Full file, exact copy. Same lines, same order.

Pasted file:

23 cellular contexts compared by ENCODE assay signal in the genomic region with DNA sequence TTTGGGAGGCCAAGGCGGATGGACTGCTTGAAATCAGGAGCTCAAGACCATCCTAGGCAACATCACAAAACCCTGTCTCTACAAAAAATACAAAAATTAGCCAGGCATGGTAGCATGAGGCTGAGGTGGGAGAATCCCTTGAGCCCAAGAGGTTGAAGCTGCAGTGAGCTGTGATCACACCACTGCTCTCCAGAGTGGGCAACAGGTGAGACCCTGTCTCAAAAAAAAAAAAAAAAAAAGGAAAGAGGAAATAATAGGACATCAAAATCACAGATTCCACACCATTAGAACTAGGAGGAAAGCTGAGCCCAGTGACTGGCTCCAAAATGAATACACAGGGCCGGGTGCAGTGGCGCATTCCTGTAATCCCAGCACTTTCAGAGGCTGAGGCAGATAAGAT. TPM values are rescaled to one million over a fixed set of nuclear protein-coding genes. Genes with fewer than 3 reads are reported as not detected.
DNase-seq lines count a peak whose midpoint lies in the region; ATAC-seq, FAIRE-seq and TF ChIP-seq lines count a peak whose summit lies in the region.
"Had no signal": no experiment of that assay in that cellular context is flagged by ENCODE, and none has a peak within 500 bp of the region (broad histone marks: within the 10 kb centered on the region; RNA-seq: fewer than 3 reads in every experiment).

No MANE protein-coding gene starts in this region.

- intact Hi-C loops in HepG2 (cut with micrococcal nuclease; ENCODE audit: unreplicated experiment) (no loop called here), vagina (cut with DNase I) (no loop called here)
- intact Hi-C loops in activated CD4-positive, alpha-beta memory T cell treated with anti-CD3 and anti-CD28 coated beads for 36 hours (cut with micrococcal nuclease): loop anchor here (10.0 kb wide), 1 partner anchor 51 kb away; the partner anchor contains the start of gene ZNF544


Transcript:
23 cellular contexts compared by ENCODE assay signal in the genomic region with DNA sequence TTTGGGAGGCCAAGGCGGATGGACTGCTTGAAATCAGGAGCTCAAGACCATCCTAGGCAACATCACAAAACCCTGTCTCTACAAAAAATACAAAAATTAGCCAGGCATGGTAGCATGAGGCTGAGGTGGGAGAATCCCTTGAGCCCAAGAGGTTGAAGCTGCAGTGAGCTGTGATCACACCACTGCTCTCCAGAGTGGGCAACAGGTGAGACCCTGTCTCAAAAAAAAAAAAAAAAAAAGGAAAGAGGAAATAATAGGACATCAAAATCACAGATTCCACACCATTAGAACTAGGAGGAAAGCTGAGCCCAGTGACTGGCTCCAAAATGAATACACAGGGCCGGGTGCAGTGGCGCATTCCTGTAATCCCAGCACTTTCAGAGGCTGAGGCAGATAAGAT. TPM values are rescaled to one million over a fixed set of nuclear protein-coding genes. Genes with fewer than 3 reads are reported as not detected.
DNase-seq lines count a peak whose midpoint lies in the region; ATAC-seq, FAIRE-seq and TF ChIP-seq lines count a peak whose summit lies in the region.
"Had no signal": no experiment of that assay in that cellular context is flagged by ENCODE, and none has a peak within 500 bp of the region (broad histone marks: within the 10 kb centered on the region; RNA-seq: fewer than 3 reads in every experiment).

No MANE protein-coding gene starts in this region.

- intact Hi-C loops in HepG2 (cut with micrococcal nuclease; ENCODE audit: unreplicated experiment) (no loop called here), vagina (cut with DNase I) (no loop called here)
- intact Hi-C loops in activated CD4-positive, alpha-beta memory T cell treated with anti-CD3 and anti-CD28 coated beads for 36 hours (cut with micrococcal nuclease): loop anchor here (10.0 kb wide), 1 partner anchor 51 kb away; the partner anchor contains the start of gene ZNF544